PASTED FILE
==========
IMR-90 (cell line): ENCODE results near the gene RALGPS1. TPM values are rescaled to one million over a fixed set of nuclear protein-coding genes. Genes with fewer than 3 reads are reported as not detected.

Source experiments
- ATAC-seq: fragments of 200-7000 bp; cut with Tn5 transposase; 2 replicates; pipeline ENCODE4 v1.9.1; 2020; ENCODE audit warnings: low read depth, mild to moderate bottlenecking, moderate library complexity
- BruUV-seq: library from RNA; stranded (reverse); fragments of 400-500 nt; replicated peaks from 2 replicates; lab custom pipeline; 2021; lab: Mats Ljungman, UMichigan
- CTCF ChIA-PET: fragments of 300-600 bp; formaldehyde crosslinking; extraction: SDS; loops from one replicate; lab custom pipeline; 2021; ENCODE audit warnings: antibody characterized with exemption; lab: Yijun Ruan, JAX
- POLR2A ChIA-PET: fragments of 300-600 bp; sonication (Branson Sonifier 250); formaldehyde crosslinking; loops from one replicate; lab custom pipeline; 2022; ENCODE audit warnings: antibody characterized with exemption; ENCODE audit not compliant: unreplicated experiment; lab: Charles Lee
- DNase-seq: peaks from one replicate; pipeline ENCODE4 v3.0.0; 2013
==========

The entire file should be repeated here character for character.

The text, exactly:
IMR-90 (cell line): ENCODE results near the gene RALGPS1. TPM values are rescaled to one million over a fixed set of nuclear protein-coding genes. Genes with fewer than 3 reads are reported as not detected.

Source experiments
- ATAC-seq: fragments of 200-7000 bp; cut with Tn5 transposase; 2 replicates; pipeline ENCODE4 v1.9.1; 2020; ENCODE audit warnings: low read depth, mild to moderate bottlenecking, moderate library complexity
- BruUV-seq: library from RNA; stranded (reverse); fragments of 400-500 nt; replicated peaks from 2 replicates; lab custom pipeline; 2021; lab: Mats Ljungman, UMichigan
- CTCF ChIA-PET: fragments of 300-600 bp; formaldehyde crosslinking; extraction: SDS; loops from one replicate; lab custom pipeline; 2021; ENCODE audit warnings: antibody characterized with exemption; lab: Yijun Ruan, JAX
- POLR2A ChIA-PET: fragments of 300-600 bp; sonication (Branson Sonifier 250); formaldehyde crosslinking; loops from one replicate; lab custom pipeline; 2022; ENCODE audit warnings: antibody characterized with exemption; ENCODE audit not compliant: unreplicated experiment; lab: Charles Lee
- DNase-seq: peaks from one replicate; pipeline ENCODE4 v3.0.0; 2013